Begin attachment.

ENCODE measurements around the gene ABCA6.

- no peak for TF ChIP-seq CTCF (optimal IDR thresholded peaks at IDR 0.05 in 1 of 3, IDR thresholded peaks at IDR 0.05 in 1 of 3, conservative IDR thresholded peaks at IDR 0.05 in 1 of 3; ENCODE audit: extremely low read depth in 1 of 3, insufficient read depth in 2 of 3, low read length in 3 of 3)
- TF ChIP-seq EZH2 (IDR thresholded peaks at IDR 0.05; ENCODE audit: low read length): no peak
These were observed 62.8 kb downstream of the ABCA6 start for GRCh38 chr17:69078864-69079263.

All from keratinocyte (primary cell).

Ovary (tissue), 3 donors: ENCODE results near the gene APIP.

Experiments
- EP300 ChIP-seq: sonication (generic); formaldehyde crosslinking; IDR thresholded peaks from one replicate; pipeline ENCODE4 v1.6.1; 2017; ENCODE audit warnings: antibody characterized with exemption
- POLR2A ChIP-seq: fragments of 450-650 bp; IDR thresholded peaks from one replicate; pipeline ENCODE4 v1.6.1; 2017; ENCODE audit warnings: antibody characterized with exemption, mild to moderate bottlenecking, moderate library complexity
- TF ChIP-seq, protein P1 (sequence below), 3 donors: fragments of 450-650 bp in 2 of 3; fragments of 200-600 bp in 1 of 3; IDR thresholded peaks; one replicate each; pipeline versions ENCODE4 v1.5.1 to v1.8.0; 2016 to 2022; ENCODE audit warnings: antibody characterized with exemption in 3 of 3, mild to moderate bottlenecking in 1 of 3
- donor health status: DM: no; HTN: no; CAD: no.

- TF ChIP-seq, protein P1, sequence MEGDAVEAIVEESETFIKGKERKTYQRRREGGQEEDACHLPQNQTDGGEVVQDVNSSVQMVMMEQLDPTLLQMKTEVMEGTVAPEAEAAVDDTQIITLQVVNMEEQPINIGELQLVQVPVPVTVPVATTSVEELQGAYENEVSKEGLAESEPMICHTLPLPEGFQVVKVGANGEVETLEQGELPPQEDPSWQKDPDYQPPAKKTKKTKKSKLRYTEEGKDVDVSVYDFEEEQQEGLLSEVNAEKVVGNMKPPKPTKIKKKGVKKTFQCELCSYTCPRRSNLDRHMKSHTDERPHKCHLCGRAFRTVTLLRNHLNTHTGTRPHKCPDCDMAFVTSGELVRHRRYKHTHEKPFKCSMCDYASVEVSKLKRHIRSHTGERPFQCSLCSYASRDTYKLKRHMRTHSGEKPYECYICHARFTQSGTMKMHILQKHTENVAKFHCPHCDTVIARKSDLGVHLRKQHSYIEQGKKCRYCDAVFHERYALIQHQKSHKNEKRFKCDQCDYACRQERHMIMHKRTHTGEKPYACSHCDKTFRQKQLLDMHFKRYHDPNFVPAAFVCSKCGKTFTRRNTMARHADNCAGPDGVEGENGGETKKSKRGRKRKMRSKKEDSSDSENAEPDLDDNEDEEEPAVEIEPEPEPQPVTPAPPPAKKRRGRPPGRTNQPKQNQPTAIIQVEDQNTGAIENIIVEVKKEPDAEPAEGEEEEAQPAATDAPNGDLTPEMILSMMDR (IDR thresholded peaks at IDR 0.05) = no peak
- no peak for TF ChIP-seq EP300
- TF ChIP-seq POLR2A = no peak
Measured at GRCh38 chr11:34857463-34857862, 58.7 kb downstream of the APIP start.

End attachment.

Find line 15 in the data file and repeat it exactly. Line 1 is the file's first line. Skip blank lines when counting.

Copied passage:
Measured at GRCh38 chr11:34857463-34857862, 58.7 kb downstream of the APIP start.